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2017 Innovation in Affordable Housing Student Design and Planning Competition Site Visit

Image showing rows of brick, multifamily housing units along a street.Woodhill Homes, a 478-unit multifamily property located in Cleveland, Ohio, is the project site for the 2017 Innovation in Affordable Housing Student Design and Planning Competition.

The four finalist teams—New York University/Columbia, Rutgers University, the University of Michigan, and Yale University—that were selected during the initial phase of the Innovation in Affordable Housing Student Design and Planning Competition recently traveled to Cleveland to meet with the Cuyahoga Metropolitan Housing Authority (CMHA) and explore the site identified for updated design and construction plans. The site — Woodhill Homes — is one of the oldest public housing developments in the country and, as its name suggests, sits atop a hill overlooking beautiful downtown Cleveland and the surrounding urban neighborhoods of University Circle, Tremont, and Lakewood. For Woodhill Homes, however, the distinction of being one of the first brings with it myriad challenges that often befall historic, aging structures.1 The site’s buildings, or villages, are in dire need of major upgrades to address a deteriorating indoor insulation and water system, mechanical repairs, density reconfigurations, and numerous renovations in and around the site to improve safety and environmental conditions.

Image of fourteen people standing on the steps in front of a brick building.Four teams of student finalists recently traveled to Cleveland to meet with the Cuyahoga Metropolitan Housing Authority and explore the competition site.

In addition to the onsite considerations, the student teams are also being asked to develop strategies that improve street design and connectivity to the thriving downtown core where residents may take advantage of increased work opportunities, popular restaurants, cultural activities, and the variety of parks and museums. In short, the students confront a daunting task for this year’s competition: they must formulate innovative solutions to design and construction problems that go beyond a particular building or development site. Their revised site plans must respond to what Director of City Planning Freddie Collier calls the “three pillars of a well-designed community”: health and wellness, equitable development, and a sustained commitment to the preservation of quality of life for Woodhill residents.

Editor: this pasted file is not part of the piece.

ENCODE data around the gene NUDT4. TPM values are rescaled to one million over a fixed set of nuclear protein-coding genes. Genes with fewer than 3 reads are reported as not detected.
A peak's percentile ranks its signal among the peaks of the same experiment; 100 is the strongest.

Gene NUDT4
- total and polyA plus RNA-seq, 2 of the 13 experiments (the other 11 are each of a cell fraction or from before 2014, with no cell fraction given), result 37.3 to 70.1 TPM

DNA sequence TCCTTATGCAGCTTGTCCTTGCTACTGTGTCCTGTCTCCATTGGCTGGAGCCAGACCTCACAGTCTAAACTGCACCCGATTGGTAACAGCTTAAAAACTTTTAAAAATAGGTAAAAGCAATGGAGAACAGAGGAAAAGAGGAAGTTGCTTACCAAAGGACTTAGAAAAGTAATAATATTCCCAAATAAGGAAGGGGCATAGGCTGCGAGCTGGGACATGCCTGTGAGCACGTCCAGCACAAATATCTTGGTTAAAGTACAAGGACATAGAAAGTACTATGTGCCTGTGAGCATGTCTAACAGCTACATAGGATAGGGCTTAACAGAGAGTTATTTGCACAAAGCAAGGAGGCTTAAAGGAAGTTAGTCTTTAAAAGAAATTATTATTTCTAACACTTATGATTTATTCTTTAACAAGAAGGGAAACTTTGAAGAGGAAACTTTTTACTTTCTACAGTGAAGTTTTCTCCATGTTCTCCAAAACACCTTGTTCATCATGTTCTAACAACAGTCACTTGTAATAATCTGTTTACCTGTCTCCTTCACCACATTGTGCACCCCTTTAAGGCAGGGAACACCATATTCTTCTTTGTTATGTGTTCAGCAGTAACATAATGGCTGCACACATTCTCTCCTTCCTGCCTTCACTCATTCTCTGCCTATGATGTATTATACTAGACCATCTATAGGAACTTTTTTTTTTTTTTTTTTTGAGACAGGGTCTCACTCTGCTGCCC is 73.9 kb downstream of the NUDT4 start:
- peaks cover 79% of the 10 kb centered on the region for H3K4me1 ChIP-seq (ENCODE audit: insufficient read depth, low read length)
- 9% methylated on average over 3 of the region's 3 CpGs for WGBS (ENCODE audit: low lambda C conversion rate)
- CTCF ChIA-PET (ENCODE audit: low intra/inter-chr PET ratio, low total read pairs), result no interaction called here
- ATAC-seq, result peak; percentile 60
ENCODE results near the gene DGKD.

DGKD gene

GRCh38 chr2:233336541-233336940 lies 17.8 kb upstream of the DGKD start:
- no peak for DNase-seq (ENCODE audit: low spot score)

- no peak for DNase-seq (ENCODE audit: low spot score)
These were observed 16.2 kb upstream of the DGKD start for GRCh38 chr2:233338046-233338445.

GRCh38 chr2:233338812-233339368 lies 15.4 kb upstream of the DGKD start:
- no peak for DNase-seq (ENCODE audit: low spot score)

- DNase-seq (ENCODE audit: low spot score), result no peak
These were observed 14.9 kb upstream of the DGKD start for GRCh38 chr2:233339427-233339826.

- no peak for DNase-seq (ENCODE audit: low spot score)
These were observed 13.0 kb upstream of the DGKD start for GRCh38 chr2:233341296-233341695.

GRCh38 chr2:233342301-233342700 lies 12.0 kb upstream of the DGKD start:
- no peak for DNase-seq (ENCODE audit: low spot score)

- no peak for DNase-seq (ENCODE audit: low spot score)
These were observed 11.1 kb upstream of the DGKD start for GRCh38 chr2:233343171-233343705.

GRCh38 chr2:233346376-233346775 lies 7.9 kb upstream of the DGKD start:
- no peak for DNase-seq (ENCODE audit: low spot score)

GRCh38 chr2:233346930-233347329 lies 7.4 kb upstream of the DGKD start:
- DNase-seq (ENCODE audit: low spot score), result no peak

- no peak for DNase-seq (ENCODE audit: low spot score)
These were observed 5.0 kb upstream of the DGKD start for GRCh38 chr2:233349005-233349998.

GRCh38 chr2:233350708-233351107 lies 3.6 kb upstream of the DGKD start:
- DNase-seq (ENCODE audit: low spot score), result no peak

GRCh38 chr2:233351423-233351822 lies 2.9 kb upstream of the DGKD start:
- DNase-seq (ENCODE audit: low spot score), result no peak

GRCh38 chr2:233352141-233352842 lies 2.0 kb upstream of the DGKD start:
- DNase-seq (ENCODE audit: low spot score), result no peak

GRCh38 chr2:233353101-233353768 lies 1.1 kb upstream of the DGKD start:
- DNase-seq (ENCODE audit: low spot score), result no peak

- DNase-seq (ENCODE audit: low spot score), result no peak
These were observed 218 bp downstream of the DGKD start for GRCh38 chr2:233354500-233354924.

Upon arriving at the site, students were greeted by Jeff Patterson, executive director and chief executive officer of CMHA, who offered an inspiring message about progress already achieved at Woodhill Homes. The 478-unit multifamily property has undergone physical restoration under the Rental Assistance Demonstration program. CMHA worked with the City of Cleveland and private partners to leverage over 70 million dollars of capital to modernize approximately 500 existing public housing units. When their current plan is fully built out, CMHA will have attracted more than 320 million dollars in private capital that will go directly into the redevelopment of 2,500 existing public housing units—one-quarter of their 10,000-unit public housing portfolio. In addition, working with the Cleveland Neighborhood Progress, a local community development financial institution, the private-public partnership facilitated the renovation of the historic St. Luke’s Hospital, which ultimately led to the creation of thousands of jobs for residents of Woodhill and the surrounding area. The students spent the rest of the day touring the site and strategizing with their fellow teammates, visiting the flourishing neighborhoods of Buckeye-Shaker, Cedar Central, and University Circle, and learning about innovative approaches to site design.

Image of a man speaking behind a podium in an auditorium.Jeff Patterson, executive director and chief executive officer of CMHA, offered an inspiring message to the students.

Now that the students have visited this year’s selected site, they must put on their thinking caps and prepare their final site plans. On April 18, the teams will present their revised proposals that will emphasize innovation in all aspects of their site plan, with specific attention to the environmental, financial, and social criteria associated with the Woodhill site and the surrounding community. The presentations will take place at HUD Headquarters after lunch. The jury will deliberate and choose the first- and second-place teams at the end of the day.2 The event is open to all HUD employees and the public and will be webcast.

To learn more about this year’s Innovation in Affordable Housing Student Design and Planning Competition, visit https://www.huduser.gov/portal/challenge/home.html.

To attend the Awards Ceremony Event taking place on Tuesday, April 18, please register here.

Source:

To learn about the 2017 Innovation in Affordable Housing jury, please visit https://www.huduser.gov/portal/sites/default/files/pdf/2017-Juror-Bios.pdf.

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